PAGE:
[co-author: Joe He]
On 24 August 2017, the Chinese Ministry of Industry and Information Technology (“MIIT“) issued the final version of the Rules on the Administration of Internet Domain Names (“New Domain Name Rules“). These new Rules will come into effect on 1 November 2017 and replace the existing rules promulgated in 2004.
As compared to the draft of these Rules (“Draft“) published in March 2016 (for details, please refer to our article: Towards a Greater Chinese Firewall?), the most eye-catching change in these new Rules is the deletion of the controversial Article 37. Article 37 of the Draft provides that any domain name whose website is hosted in China must be registered with a Chinese domain name registrar; otherwise Chinese Internet access service providers must refuse Internet access. Article 37 has led to concerns that all foreign websites would be blocked in China and that China’s internet would become an intranet closed off to other regions.
The US Government issued a statement publicly criticising the Chinese Government’s proposed stance to Internet governance (for details, please refer to our article: “US government slams Chinese domain name rules“). Various sources in the international media also interpreted the Draft as an attempt to fence the Chinese internet off from foreign website.
Possibly in response to these concerns and controversies, MIIT has removed Article 37 from the New Domain Name Rules. While this is a welcoming move, it remains to be seen whether and to what extent the Chinese Government is relaxing its control over websites hosted in China and more generally, the Internet. In practice, government control can still be exerted in other ways such as through technological measures (e.g. access-blocking) and restrictions on ICP recordal.
Other notable changes in these new Rules (as compared to the Draft) include:
Removal of the requirement that root server operators and domain name registries/registrars must be legal entities established in China.
No one shall maliciously direct its domain name to another person’s IP address.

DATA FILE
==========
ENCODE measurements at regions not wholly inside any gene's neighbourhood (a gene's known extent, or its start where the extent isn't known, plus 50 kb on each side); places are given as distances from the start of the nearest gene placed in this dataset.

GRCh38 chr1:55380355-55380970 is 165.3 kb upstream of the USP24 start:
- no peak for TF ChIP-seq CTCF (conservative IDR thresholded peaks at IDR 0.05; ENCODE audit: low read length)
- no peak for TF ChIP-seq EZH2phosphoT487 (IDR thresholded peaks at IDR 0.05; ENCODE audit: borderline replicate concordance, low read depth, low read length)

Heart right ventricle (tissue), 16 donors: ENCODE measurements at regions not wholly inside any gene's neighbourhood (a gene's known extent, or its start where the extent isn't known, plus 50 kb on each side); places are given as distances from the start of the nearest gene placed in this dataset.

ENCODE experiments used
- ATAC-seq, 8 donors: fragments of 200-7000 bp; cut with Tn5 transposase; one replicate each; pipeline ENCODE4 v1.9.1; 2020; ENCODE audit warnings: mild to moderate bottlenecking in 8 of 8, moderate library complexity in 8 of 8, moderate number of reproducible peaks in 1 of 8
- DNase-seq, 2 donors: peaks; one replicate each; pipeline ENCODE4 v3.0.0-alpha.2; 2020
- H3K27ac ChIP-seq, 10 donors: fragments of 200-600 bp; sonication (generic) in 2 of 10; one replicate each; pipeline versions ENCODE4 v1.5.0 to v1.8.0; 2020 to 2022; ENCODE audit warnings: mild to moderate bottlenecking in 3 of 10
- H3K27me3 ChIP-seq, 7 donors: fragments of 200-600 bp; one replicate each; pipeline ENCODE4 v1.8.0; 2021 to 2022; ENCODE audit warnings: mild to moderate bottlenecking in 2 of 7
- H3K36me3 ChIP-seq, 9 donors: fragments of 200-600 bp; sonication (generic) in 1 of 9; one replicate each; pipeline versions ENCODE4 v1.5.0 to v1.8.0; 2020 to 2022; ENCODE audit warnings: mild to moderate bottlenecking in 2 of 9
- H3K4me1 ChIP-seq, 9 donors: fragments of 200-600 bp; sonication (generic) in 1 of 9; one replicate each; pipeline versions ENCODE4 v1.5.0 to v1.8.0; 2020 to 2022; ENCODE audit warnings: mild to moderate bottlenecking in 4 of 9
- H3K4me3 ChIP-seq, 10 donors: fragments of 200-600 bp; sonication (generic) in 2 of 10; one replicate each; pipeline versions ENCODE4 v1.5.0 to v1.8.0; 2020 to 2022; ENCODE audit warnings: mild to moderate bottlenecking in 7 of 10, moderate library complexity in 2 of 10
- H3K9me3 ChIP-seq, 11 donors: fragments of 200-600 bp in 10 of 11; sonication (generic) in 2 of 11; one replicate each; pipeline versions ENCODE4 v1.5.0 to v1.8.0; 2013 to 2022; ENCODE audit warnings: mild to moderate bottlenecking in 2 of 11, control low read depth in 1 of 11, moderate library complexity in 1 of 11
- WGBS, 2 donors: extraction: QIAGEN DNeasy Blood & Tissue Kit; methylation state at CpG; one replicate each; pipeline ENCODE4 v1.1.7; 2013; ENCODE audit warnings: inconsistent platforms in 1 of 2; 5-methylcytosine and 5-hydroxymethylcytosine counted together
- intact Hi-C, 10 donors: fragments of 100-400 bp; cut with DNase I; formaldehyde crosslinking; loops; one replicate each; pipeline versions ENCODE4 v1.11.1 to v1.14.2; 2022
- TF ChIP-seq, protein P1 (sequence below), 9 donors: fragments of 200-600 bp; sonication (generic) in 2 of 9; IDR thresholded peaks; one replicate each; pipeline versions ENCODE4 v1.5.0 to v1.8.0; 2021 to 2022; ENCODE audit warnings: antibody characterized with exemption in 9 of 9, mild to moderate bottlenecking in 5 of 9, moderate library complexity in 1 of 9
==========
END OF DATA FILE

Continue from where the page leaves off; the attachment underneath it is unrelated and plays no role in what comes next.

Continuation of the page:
Providers of Internet information services must not use domain names for unlawful activities. Domain name registries and registrars are required to take measures against these domain names, including cancelling or disabling these domain names.
We will continue to watch this space to see how these Rules are carried out in practice and whether MIIT and other authorities may issue further implementation guidelines. For now, it seems to be the case that websites hosted on foreign servers will be unaffected by these new Rules, subject to the existing Internet censorship control often referred to as the “Great Firewall”.
The developments on the domain name registration front should be viewed in the context of wider national security and cyber security developments in China. With the effectiveness of the Cyber Security Law on 1 June and with an important leadership transition coming in the autumn of this year, China’s cyber space has seen a stepping up of regulation, in terms of the policing of online content, the regulation of those who provide internet services and the localization of data. Amidst reports that the Chinese authorities have directed the three largest state owned telecommunications carriers to completely block access to virtual private network (“VPN“) services, the position of cross-border internet traffic is in question and multi-national businesses with an online presence in China should remain vigilant as matters develop.